The AUD and CAD tend to do well when the global economy is growing strongly and demand for risk appetite is strong. Conversely, when fears abound about slow global growth and risk appetite shrinks, these commodity currencies decline and safe-haven currencies such as USD and Swiss franc (CHF) rise. At such times, popular herd instinct trades are short CAD or AUD and long USD or CHF.
While the Japanese yen had lost substantial ground by spring of 2013, it has tended to trade in a direction opposite to that of global risk appetite because of its popularity as a funding currency for "carry trades*." The carry trade strategy can be disastrous when risk appetite vanishes and panicked speculators rush to close their positions, because of the double whammy arising from the fire-sale of risky assets and the spike in the yen exchange rate due to demand for the currency to repay carry loans. More than $1 trillion had been invested in the yen carry trade by 2007, but as the global economy unraveled in 2008, the currency rose 20% versus the greenback that year.
Speculators who had borrowed yen to invest in AUD (which is equivalent to a long AUD/short JPY position) had the mortification of seeing the AUD plunge by a staggering 49% against the JPY in a one-year period, from October 2007 to October 2008. The bottom line is that the yen can often be exceptionally volatile, and before determining your entry into a currency carry trade based on the yen (such as long CAD/short JPY or even long EUR/short JPY), make sure you have planned your exit as well.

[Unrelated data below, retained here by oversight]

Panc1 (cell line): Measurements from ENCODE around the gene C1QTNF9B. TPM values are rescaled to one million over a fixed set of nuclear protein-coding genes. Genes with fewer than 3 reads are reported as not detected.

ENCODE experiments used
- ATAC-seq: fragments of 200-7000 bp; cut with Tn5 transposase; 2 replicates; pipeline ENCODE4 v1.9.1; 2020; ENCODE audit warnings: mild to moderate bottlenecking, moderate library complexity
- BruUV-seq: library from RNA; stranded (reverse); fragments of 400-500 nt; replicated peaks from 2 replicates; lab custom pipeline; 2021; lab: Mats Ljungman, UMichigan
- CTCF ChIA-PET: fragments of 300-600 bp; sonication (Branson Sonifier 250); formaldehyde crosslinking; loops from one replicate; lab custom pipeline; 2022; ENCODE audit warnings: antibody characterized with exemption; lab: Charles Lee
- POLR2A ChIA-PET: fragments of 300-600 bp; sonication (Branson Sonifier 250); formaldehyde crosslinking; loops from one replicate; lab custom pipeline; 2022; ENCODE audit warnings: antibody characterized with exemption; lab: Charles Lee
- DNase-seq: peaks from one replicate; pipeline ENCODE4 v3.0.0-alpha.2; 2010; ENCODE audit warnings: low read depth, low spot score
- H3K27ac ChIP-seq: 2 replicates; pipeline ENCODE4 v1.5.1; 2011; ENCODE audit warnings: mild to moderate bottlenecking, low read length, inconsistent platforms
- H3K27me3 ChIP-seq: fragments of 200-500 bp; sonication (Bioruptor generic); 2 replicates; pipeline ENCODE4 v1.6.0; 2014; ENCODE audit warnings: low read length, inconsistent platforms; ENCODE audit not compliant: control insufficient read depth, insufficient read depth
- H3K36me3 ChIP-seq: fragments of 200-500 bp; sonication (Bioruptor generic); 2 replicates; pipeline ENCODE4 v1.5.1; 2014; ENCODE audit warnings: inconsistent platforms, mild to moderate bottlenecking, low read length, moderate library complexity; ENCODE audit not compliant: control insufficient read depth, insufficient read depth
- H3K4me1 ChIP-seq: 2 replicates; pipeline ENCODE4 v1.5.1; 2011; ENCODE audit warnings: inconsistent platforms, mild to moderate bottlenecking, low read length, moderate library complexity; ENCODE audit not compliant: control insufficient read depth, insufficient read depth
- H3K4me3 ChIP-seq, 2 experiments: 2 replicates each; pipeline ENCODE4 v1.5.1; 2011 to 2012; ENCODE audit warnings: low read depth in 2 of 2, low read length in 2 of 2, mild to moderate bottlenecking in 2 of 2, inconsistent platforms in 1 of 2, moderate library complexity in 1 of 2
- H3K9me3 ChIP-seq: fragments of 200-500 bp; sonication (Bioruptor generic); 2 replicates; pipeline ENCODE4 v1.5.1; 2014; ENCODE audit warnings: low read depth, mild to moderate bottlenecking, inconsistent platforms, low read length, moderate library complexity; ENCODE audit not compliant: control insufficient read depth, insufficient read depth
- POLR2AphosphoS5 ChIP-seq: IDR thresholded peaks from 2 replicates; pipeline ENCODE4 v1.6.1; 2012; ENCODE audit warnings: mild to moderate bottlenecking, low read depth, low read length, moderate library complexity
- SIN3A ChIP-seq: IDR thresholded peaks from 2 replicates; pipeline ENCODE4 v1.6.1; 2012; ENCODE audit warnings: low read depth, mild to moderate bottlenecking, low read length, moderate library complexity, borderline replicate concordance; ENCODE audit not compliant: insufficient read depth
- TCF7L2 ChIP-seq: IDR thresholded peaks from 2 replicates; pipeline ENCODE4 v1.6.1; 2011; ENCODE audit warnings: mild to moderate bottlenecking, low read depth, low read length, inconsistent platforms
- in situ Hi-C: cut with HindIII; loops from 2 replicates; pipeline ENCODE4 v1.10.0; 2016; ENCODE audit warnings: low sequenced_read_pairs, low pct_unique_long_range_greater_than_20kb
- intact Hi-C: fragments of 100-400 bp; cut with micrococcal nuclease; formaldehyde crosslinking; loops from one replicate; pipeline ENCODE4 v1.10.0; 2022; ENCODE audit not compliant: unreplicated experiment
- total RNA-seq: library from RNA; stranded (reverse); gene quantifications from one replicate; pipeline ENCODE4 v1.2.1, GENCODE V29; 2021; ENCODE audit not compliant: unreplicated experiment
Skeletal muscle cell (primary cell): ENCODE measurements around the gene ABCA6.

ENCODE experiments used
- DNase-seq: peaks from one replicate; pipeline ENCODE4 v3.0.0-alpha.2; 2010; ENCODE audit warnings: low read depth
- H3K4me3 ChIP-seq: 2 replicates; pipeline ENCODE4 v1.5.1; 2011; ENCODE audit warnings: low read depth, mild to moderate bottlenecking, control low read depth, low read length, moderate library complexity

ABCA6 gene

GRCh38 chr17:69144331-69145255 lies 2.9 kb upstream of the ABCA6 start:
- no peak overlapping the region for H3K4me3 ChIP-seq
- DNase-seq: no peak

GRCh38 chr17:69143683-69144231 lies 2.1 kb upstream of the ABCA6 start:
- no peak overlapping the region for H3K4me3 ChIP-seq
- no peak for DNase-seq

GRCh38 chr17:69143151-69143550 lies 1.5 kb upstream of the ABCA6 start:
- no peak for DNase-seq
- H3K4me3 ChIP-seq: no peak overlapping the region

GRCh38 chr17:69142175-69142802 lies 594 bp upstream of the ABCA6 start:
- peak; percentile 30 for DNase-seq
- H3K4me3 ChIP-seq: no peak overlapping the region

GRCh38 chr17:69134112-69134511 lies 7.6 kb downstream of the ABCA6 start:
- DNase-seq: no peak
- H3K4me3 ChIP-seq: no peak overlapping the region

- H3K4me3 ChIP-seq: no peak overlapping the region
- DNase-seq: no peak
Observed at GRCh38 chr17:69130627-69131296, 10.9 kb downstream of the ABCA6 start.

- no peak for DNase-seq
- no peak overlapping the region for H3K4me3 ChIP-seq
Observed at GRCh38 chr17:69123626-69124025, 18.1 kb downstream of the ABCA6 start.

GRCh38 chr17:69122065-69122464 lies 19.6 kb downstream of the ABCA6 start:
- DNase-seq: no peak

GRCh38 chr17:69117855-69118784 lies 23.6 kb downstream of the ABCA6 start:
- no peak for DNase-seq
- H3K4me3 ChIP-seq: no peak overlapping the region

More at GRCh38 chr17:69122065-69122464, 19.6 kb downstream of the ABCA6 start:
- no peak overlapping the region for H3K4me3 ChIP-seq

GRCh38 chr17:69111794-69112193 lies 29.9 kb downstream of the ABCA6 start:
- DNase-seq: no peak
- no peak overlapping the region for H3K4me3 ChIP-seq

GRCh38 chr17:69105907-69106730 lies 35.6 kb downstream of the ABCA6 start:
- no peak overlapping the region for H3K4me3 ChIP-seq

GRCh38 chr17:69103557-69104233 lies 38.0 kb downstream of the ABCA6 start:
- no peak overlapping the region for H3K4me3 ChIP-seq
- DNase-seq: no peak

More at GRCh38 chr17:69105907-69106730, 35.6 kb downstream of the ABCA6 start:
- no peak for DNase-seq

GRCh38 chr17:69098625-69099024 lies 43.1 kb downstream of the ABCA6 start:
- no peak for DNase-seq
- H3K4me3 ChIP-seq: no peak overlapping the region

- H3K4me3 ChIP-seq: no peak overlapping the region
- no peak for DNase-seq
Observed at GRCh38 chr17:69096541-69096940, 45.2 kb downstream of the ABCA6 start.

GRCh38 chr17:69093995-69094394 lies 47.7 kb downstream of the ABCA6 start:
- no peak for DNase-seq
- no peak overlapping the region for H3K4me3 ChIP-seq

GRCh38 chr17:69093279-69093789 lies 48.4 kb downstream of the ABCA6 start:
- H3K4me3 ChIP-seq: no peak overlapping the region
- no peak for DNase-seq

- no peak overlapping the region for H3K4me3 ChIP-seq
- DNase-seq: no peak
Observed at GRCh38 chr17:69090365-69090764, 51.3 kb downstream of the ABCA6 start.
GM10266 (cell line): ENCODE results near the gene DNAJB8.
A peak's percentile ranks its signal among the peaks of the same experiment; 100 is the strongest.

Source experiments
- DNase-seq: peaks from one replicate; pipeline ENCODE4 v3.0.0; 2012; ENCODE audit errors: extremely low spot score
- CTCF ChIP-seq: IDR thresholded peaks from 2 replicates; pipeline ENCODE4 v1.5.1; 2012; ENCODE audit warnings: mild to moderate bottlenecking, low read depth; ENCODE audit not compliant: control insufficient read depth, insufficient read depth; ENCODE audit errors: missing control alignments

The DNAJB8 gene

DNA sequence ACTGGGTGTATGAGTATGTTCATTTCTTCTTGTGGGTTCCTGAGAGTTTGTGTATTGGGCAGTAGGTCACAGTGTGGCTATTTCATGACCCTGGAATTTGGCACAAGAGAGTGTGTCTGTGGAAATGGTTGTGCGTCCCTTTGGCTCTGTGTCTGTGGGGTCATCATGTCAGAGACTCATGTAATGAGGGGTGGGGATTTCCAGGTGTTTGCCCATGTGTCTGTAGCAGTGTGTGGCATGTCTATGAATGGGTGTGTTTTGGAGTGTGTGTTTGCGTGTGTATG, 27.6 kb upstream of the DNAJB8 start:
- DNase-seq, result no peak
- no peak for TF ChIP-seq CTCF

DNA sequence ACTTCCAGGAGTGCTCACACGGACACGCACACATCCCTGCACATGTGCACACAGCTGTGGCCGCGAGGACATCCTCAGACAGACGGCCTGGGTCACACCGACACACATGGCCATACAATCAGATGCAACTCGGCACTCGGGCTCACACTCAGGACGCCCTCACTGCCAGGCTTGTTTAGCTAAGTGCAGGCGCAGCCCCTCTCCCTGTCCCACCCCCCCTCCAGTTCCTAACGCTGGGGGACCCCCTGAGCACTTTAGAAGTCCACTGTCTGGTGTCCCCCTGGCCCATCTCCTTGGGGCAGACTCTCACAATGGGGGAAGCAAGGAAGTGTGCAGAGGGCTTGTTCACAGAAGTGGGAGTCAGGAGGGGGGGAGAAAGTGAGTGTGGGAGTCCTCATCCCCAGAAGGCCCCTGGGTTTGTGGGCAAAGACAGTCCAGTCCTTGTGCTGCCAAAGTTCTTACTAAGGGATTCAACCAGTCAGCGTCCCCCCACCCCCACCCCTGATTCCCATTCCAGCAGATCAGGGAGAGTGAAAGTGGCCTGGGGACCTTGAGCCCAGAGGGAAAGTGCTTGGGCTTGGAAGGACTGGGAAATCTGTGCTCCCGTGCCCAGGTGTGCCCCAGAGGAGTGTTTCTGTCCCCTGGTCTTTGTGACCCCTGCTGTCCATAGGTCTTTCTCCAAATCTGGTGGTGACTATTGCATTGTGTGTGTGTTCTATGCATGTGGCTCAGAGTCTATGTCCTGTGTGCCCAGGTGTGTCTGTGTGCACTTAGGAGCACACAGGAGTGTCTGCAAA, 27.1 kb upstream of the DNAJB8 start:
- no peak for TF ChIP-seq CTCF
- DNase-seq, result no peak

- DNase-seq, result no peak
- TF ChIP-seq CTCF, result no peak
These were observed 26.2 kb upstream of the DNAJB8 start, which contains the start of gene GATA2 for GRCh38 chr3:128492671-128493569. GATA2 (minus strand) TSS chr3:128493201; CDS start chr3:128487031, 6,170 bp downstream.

The Canadian dollar has a close positive correlation with crude oil prices because of Canada's status as a leading oil exporter. On the other hand, Japan is the world's biggest oil importer, making its economy vulnerable to high crude oil prices. If crude oil spikes, say because of a sudden conflict in the Middle East, consider long CAD/short JPY.
Global macroeconomic risk from 2010 to 2012 had centered on Europe and a potential break-up of the euro-area. While these fears have dissipated substantially from mid-2012 onward, an increase in eurozone concerns precipitated by another debt crisis in one or more of the most highly indebted nations could lead to a surge in short EUR/long USD or short EUR/long CHF positions.